Conservation scientists should collaborate more with space agencies, such as NASA and the European Space Agency (ESA), on identifying measures to help track biodiversity declines around the world. That call is made by Prof. Andrew K. Skidmore of the ITC Faculty of the University of Twente and colleagues around the world, including scientists from the Zoological Society of London (ZSL). In a comment published today in the world-renowned scientific journal Nature, the scientists state more has to be done to make the use of satellite data valuable to fight global biodiversity loss.
In a move that previously proved successful in helping to monitor climate change on a global scale, scientists believe that space technology could help track biodiversity across the planet. Satellite images can quickly reveal where to reverse the loss of biological diversity. Vegetation productivity or leaf cover can, for example, be measured across continents from space while providing information about biodiversity level on the ground.
Publicly-funded space agencies, including ESA and NASA, already collect and regularly provide open-access to satellite data. However, a lack of agreement between conservation biologists and space agencies on a definitive set of variables to track, as well as how to translate such information into useful data for conservation, has meant that so far this game-changing resource has remained untapped.
“Satellite imagery from major space agencies is becoming more freely available, and images are of much higher resolution than 10 years ago”, says Dr. Andrew Skidmore. “Our ambition to monitor biodiversity from space is now being matched by actual technical capacity. As conservation and remote sensing communities join forces, biodiversity can be monitored on a global scale. High tech satellites can assist in conserving biological diversity by tracking the impact of environmental policies worldwide.”
Dr Nathalie Pettorelli, co-author of the comment and researcher at the Zoological Society of London (ZSL) said: “With global wildlife populations halved in just 40 years, there is a real urgency to identify variables that both capture key aspects of biodiversity change and can be monitored consistently and globally. Satellites can help deliver such information, and in 10 years’ time, global biodiversity monitoring from space could be a reality, but only if ecologists and Space Agencies agreed on a priority list of satellite-based data that is essential for tracking changes in biodiversity.”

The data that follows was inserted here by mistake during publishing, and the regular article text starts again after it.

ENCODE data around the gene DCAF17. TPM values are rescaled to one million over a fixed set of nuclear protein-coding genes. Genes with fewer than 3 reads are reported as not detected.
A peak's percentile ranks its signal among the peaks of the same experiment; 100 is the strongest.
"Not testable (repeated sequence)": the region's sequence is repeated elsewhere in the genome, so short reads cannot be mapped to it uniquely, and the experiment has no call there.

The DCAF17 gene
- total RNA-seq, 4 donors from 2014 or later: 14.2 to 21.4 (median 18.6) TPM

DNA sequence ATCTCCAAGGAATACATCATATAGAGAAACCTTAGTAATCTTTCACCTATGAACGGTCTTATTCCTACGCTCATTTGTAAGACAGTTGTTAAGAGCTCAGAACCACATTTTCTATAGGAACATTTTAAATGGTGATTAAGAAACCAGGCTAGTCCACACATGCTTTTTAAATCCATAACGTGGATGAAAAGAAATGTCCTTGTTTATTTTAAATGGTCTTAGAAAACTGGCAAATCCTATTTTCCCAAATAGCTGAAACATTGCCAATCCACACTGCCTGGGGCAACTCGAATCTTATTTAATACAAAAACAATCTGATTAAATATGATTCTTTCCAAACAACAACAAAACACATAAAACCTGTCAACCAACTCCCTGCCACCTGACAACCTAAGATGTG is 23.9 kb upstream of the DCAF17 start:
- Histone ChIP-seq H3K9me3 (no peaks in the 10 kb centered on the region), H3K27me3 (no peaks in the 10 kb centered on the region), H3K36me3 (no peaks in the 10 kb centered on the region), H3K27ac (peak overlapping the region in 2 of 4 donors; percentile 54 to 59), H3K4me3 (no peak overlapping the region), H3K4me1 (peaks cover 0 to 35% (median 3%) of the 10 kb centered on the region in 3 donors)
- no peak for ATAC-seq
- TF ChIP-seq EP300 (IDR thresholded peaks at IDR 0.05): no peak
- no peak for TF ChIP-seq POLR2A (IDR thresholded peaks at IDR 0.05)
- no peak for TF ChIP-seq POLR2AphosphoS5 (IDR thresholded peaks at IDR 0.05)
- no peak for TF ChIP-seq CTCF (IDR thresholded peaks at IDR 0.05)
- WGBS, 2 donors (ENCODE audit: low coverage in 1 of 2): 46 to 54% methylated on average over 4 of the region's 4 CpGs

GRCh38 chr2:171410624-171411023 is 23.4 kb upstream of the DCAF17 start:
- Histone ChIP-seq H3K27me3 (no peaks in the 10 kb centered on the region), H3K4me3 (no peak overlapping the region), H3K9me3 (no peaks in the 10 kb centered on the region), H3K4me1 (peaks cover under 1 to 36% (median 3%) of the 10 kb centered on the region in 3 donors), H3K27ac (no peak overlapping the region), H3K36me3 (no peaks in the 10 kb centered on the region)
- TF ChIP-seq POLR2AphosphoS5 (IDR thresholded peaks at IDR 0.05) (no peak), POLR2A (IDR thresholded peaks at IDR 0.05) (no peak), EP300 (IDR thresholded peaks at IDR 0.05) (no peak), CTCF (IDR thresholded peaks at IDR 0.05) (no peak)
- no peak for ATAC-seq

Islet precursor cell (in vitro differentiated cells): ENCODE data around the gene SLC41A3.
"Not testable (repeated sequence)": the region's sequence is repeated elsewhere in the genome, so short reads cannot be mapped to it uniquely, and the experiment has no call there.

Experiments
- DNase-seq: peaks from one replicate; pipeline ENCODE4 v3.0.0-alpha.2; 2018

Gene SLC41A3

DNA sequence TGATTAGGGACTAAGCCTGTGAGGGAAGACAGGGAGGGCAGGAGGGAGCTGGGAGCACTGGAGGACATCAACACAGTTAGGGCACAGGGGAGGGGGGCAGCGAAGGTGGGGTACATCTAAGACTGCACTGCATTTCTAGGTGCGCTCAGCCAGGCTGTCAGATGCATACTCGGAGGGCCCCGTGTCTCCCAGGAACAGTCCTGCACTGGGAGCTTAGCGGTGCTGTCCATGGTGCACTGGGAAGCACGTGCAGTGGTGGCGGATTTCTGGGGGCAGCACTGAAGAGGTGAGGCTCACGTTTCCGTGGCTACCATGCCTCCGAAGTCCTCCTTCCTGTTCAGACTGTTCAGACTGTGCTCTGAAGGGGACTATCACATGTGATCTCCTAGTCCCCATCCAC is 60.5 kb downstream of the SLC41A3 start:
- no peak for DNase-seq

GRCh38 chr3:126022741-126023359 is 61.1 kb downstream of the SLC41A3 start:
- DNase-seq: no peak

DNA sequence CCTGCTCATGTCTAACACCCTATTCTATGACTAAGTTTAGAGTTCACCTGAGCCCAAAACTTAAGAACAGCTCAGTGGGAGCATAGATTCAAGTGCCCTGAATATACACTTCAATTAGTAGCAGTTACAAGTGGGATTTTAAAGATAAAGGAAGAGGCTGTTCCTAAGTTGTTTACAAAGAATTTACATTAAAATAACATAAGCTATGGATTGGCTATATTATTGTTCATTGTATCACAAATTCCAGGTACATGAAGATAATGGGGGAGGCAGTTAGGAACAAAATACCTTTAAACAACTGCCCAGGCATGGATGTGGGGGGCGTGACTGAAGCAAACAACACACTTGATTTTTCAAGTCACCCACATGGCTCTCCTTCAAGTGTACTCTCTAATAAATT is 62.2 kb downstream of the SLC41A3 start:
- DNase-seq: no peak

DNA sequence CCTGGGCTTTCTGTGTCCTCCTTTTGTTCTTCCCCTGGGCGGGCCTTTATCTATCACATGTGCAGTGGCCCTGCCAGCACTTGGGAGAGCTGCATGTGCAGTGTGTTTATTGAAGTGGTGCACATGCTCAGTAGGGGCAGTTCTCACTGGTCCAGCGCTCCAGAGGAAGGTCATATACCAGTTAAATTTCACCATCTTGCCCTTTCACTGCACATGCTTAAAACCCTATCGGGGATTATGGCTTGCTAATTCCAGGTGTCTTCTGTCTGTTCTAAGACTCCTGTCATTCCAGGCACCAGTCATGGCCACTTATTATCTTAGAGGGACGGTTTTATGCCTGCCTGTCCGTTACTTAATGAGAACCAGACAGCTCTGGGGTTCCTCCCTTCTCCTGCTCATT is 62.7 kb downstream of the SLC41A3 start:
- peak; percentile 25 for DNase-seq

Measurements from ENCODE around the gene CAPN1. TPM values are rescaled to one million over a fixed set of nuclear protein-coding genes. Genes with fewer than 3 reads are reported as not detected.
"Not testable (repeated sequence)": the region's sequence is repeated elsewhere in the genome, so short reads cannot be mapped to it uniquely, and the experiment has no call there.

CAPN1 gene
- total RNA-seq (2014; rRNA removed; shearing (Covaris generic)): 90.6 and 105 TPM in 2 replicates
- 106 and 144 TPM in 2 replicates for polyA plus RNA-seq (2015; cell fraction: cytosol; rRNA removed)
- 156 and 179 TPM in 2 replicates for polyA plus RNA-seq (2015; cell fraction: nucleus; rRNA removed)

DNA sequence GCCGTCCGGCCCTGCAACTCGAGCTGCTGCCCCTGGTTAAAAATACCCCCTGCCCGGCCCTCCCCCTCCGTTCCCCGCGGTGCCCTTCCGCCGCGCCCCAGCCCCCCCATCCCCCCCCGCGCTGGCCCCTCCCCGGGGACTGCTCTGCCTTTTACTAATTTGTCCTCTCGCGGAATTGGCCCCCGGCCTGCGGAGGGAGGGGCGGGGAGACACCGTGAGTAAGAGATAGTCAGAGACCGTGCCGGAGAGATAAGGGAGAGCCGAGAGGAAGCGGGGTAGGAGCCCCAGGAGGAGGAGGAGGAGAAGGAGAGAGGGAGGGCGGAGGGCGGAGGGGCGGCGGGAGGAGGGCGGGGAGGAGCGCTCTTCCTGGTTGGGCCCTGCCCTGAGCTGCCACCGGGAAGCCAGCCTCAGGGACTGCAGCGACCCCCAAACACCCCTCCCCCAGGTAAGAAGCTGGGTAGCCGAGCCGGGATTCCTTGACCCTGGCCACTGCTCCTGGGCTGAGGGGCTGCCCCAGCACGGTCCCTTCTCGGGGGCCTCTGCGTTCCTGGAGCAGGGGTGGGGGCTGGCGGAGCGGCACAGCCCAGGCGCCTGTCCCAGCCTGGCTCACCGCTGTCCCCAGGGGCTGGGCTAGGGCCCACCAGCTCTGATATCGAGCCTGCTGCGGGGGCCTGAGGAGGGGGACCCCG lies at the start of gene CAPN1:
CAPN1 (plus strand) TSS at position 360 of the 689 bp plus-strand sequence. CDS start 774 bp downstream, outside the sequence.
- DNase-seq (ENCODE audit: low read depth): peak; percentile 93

“So far biodiversity monitoring has been mostly species-based, and this means that some of the changes happening on a global-scale may be missed. Being able to look at the planet as a whole could literally provide a new perspective on how we conserve biological diversity.”
About the authors
Prof. dr. Andrew K. Skidmore is Professor in Spatial Environmental Resource Dynamics at the ITC Faculty of the University of Twente. His research focuses mainly on vegetation mapping and monitoring. Dr. Nathalie Pettorelli is a Research Fellow in Conservation Biology at the Zoological Society of London (ZSL), an international scientific, conservation and educational charity whose mission is to promote and achieve the worldwide conservation of animals and their habitats. Co-authors of the article include Dr Tiejun Wang, Assistant Professor at the ITC Faculty of the University of Twente.
Skidmore, A. K., Pettorelli, N., Coops, N. C., Geller, G. N., Hansen, M., Lucas, R., Mücher, C.A., O’Connor, B., Paganini, M., Pereira, H.M., Schaepman, M.E., Turner, W., Wang, T., Wegmann, M., (2015) Environmental science: Agree on biodiversity metrics to track from space. Nature 523: 403–405 doi:10.1038/523403a